Talent has no age
"Nothing is too difficult for youth," said Socrates. The millennials have entered the labour market in recent years and many companies – especially the start-ups of the digital world – are trying to attract them. Their energy, as well as being digital natives, make them very attractive for companies actively seeking to meet the challenges of digital transformation. In 2016, millennials made up around a quarter of the UK population, and by 2019 they are predicted to hit the 17 million mark.
On the other side are the older employees, who belong to the baby boomer generation. Over the age of 50, they have a strong professional track record, but are often used to more "old-fashioned" working practices.
It is important to be wary of generalisations; the boundaries are undoubtedly more blurred and exhaustively describing the characteristics of a "generation" is a challenge – some baby boomers know more about technology than millennials, after all! But these two generations have one common feature: they have a high unemployment rate. The challenge today is to develop their strengths to improve their employability.
While each generation has its different values and characteristics, they are equally useful for companies. The professional motives of millennials and baby boomers are perhaps among the most striking differences between the two generations. The younger generation are looking for flexible schedules, collaboration, and contact, and want constant feedback in response to their work. Contrastingly, baby boomers are more stimulated by the recognition of their status within the company and the value of their contributions.
Wouldn’t it be interesting to combine these two worlds? The millennials bring a new vision to digital matters and show a strong spirit of initiative. On the other hand, baby boomers will have accumulated invaluable experience and in-depth knowledge of the company that can prove very useful in solving all kinds of problems and conveying the culture and values of the company. They are also likely to have a particularly strong commitment to their company, so they can be counted on in difficult situations.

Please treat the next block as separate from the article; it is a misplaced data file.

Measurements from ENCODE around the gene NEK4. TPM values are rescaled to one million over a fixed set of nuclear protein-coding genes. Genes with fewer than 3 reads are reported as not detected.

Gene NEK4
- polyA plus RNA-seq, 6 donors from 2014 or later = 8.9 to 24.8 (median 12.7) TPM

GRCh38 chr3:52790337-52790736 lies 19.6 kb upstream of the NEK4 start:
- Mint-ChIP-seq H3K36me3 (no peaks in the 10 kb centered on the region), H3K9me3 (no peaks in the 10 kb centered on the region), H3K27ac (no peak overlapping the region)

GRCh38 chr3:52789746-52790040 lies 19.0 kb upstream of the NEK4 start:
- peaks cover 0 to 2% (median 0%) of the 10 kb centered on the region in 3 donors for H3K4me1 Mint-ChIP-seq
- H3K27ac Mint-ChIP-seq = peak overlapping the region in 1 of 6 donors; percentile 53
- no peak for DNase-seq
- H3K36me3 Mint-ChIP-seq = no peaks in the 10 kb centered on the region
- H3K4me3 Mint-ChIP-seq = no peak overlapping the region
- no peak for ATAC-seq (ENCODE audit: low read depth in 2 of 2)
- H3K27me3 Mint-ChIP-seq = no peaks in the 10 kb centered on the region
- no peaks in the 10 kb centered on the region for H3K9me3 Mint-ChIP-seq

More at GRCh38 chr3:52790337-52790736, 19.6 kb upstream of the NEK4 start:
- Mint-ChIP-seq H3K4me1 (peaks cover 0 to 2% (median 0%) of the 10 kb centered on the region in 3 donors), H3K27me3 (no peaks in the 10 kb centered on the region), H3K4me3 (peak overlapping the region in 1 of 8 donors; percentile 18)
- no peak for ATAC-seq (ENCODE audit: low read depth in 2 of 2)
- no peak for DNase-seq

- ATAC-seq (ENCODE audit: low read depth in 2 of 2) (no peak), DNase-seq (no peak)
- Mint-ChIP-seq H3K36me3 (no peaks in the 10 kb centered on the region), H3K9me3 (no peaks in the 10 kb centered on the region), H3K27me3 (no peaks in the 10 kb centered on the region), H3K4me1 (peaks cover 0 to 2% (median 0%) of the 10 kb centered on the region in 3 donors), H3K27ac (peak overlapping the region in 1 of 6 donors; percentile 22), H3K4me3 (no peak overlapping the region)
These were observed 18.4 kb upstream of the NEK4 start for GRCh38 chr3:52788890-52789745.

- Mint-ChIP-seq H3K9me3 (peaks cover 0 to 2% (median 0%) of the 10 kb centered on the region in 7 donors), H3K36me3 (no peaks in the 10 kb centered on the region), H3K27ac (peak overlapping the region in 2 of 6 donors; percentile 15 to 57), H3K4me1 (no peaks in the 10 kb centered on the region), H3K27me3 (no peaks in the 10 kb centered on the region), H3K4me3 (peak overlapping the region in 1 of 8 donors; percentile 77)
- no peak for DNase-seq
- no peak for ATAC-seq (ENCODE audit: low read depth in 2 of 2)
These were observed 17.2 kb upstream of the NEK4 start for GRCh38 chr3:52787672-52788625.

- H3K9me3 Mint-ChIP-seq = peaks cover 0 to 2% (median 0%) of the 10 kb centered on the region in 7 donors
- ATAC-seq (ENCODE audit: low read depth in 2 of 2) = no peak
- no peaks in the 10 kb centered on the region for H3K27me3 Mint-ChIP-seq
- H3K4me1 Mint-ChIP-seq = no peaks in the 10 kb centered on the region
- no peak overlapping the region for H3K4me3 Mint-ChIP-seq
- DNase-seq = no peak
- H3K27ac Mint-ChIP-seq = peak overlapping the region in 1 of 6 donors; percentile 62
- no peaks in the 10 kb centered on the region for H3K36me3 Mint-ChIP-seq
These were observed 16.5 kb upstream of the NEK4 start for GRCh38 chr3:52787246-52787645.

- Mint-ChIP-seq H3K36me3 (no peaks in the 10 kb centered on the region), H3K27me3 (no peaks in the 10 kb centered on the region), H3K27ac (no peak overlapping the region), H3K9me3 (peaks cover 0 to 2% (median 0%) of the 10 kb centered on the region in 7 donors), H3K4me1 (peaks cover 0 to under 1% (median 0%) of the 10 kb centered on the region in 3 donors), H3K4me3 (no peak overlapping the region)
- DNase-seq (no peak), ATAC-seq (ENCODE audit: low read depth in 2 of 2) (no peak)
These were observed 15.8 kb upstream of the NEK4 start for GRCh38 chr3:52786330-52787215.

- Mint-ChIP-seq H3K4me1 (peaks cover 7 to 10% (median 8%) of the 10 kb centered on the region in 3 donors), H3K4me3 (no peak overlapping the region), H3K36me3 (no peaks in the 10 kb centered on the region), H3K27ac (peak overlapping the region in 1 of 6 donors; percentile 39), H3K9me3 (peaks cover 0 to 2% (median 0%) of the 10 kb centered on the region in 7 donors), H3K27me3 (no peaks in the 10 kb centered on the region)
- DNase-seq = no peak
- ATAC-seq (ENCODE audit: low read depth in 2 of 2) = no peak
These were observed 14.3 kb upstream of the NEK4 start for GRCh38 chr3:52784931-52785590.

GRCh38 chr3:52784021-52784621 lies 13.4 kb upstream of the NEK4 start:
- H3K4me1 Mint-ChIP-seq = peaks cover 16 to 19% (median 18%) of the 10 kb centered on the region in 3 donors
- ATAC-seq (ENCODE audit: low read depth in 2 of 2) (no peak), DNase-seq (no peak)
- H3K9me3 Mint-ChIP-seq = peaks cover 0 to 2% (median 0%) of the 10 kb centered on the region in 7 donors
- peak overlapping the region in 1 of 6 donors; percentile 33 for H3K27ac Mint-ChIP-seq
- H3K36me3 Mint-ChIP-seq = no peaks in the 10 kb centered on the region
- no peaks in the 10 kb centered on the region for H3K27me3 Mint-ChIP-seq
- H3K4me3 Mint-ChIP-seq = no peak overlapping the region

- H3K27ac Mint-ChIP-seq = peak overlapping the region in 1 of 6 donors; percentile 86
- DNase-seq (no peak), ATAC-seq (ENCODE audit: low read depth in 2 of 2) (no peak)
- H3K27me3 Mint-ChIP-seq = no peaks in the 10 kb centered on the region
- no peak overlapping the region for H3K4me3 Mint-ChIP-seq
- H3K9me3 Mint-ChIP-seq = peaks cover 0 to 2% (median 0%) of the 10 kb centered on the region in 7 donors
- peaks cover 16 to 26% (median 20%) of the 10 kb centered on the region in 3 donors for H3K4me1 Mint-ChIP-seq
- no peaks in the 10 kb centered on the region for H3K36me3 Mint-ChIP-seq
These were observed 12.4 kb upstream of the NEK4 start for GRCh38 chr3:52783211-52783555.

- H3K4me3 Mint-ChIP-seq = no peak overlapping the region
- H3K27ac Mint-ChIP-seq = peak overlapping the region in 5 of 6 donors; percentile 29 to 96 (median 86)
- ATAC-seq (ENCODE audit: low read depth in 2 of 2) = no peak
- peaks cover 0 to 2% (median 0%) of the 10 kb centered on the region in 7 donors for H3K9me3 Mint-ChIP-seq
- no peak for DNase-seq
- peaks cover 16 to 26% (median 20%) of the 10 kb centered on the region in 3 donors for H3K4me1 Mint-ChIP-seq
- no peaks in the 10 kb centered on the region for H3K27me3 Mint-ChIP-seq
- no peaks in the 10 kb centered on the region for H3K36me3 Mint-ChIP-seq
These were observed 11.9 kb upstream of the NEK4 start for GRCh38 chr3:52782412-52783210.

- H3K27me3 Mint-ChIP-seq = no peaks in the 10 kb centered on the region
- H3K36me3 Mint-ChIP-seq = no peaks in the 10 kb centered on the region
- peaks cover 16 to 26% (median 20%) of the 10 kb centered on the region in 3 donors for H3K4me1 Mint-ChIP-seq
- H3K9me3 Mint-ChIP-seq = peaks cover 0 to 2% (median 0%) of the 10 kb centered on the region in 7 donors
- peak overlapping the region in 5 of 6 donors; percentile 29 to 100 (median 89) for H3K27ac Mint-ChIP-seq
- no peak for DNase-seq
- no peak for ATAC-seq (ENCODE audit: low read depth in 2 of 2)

So, what are some ways HR can help millennials and baby boomers work together?
Mentoring and reverse mentoring
Baby boomers and millennials both lack things that the other one needs. Millennials need mentoring and guidance whereas baby boomers primarily need a little reassurance. Set up a formal mentoring scheme, encouraging both groups to share their knowledge in order to create a sense of accomplishment.
Brainstorms with multiple generations
Make sure your company maintains a dialogue amongst your employees. Baby boomers may prefer face to face meetings whereas millennials will do most of their talking over email or messaging apps. Companies should offer both forms of communication, perhaps split into formal and informal channels. Hold meetings for multiple generations to ensure employees talk to their co-workers, encourage them to share ideas and thoughts.
Construct diverse teams
When planning your teams, make sure to include a range of employees from different age groups. Ask them to complete a project together to achieve a common end result. Finding a common ground is key to making it successful. Perhaps putting on a lunch or hosting some after work drinks would help incentivise your teams and help them work together more effectively.
Create an ongoing dialogue
Communication is key when bridging the gap between millennials and baby boomers. Encourage constant feedback and as their employer, ask how things can be improved. Don’t let your employees keep their frustrations to themselves, this could result in a huge problem for your organisation.
These two generations are very different, but the combination of the two can increase your chances of success. Knowing how to recognise and manage the strengths and weaknesses of each of them is a task that the HR can carry out in order to make the most of the talents they possess.